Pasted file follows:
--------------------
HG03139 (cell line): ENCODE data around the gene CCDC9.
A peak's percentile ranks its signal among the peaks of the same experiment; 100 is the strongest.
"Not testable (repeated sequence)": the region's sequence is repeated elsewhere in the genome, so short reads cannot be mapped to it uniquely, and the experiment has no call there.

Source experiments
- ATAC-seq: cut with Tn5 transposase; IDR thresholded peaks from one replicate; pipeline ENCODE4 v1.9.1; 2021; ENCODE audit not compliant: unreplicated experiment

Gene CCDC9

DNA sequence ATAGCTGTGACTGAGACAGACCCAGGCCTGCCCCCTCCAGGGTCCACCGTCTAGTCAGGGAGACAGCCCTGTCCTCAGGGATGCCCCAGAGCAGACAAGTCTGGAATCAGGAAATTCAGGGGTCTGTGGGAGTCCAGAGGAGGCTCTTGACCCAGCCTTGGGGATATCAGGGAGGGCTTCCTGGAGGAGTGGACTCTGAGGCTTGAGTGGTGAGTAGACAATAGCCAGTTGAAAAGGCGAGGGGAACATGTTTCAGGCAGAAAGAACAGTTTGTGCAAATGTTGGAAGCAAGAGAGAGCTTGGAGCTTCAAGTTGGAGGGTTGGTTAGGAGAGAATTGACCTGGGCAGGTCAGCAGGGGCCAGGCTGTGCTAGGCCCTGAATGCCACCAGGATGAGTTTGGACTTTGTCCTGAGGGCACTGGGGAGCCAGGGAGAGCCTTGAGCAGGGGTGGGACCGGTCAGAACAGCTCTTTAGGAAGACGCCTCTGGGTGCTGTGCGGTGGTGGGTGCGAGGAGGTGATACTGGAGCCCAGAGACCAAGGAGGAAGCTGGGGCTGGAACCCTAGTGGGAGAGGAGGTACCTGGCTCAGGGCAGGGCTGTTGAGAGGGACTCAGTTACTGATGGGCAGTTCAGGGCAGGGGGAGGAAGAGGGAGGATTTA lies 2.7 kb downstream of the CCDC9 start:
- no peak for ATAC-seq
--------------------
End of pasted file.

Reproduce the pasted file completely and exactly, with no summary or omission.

HG03139 (cell line): ENCODE data around the gene CCDC9.
A peak's percentile ranks its signal among the peaks of the same experiment; 100 is the strongest.
"Not testable (repeated sequence)": the region's sequence is repeated elsewhere in the genome, so short reads cannot be mapped to it uniquely, and the experiment has no call there.

Source experiments
- ATAC-seq: cut with Tn5 transposase; IDR thresholded peaks from one replicate; pipeline ENCODE4 v1.9.1; 2021; ENCODE audit not compliant: unreplicated experiment

Gene CCDC9

DNA sequence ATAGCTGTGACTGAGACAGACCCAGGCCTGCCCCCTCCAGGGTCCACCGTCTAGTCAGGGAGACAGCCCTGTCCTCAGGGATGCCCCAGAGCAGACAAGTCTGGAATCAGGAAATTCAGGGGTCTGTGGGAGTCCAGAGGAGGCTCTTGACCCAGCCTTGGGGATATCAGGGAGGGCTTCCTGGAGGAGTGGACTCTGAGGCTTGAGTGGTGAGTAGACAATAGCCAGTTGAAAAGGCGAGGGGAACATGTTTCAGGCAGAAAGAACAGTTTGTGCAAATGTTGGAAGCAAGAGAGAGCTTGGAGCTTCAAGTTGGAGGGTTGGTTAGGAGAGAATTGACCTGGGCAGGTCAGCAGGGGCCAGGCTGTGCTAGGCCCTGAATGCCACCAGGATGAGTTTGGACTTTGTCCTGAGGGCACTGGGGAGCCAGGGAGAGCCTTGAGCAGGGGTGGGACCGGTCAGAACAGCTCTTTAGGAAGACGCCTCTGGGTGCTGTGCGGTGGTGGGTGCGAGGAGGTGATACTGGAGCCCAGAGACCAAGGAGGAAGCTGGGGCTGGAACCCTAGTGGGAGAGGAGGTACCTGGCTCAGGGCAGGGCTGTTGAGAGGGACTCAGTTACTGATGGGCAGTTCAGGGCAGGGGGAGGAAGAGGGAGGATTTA lies 2.7 kb downstream of the CCDC9 start:
- no peak for ATAC-seq